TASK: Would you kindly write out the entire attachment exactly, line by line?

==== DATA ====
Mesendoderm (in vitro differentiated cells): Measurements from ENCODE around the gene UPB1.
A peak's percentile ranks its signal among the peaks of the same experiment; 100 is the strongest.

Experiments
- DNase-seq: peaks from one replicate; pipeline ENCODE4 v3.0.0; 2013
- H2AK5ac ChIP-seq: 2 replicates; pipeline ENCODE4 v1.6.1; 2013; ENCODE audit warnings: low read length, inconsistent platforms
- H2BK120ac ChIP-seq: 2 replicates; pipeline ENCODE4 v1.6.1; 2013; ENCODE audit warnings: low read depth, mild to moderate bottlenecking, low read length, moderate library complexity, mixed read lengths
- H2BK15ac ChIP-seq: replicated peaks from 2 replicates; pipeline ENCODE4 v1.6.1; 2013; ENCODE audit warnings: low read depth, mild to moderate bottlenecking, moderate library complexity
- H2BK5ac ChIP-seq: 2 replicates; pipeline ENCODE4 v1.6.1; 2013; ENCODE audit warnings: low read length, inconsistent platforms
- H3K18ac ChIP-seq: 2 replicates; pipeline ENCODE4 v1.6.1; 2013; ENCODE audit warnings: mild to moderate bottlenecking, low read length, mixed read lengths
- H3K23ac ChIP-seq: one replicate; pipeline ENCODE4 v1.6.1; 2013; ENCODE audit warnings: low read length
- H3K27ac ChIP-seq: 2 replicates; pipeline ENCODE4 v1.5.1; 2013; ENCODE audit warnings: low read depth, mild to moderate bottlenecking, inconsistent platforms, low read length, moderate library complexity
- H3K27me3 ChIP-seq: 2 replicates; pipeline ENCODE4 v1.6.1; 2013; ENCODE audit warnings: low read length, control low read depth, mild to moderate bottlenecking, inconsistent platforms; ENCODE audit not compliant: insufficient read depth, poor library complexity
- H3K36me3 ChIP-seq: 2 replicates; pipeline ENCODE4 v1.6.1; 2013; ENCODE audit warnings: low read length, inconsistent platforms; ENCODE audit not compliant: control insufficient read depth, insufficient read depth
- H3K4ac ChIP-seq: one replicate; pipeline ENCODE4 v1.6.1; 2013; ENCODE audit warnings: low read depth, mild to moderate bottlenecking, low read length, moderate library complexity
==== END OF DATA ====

Mesendoderm (in vitro differentiated cells): Measurements from ENCODE around the gene UPB1.
A peak's percentile ranks its signal among the peaks of the same experiment; 100 is the strongest.

Experiments
- DNase-seq: peaks from one replicate; pipeline ENCODE4 v3.0.0; 2013
- H2AK5ac ChIP-seq: 2 replicates; pipeline ENCODE4 v1.6.1; 2013; ENCODE audit warnings: low read length, inconsistent platforms
- H2BK120ac ChIP-seq: 2 replicates; pipeline ENCODE4 v1.6.1; 2013; ENCODE audit warnings: low read depth, mild to moderate bottlenecking, low read length, moderate library complexity, mixed read lengths
- H2BK15ac ChIP-seq: replicated peaks from 2 replicates; pipeline ENCODE4 v1.6.1; 2013; ENCODE audit warnings: low read depth, mild to moderate bottlenecking, moderate library complexity
- H2BK5ac ChIP-seq: 2 replicates; pipeline ENCODE4 v1.6.1; 2013; ENCODE audit warnings: low read length, inconsistent platforms
- H3K18ac ChIP-seq: 2 replicates; pipeline ENCODE4 v1.6.1; 2013; ENCODE audit warnings: mild to moderate bottlenecking, low read length, mixed read lengths
- H3K23ac ChIP-seq: one replicate; pipeline ENCODE4 v1.6.1; 2013; ENCODE audit warnings: low read length
- H3K27ac ChIP-seq: 2 replicates; pipeline ENCODE4 v1.5.1; 2013; ENCODE audit warnings: low read depth, mild to moderate bottlenecking, inconsistent platforms, low read length, moderate library complexity
- H3K27me3 ChIP-seq: 2 replicates; pipeline ENCODE4 v1.6.1; 2013; ENCODE audit warnings: low read length, control low read depth, mild to moderate bottlenecking, inconsistent platforms; ENCODE audit not compliant: insufficient read depth, poor library complexity
- H3K36me3 ChIP-seq: 2 replicates; pipeline ENCODE4 v1.6.1; 2013; ENCODE audit warnings: low read length, inconsistent platforms; ENCODE audit not compliant: control insufficient read depth, insufficient read depth
- H3K4ac ChIP-seq: one replicate; pipeline ENCODE4 v1.6.1; 2013; ENCODE audit warnings: low read depth, mild to moderate bottlenecking, low read length, moderate library complexity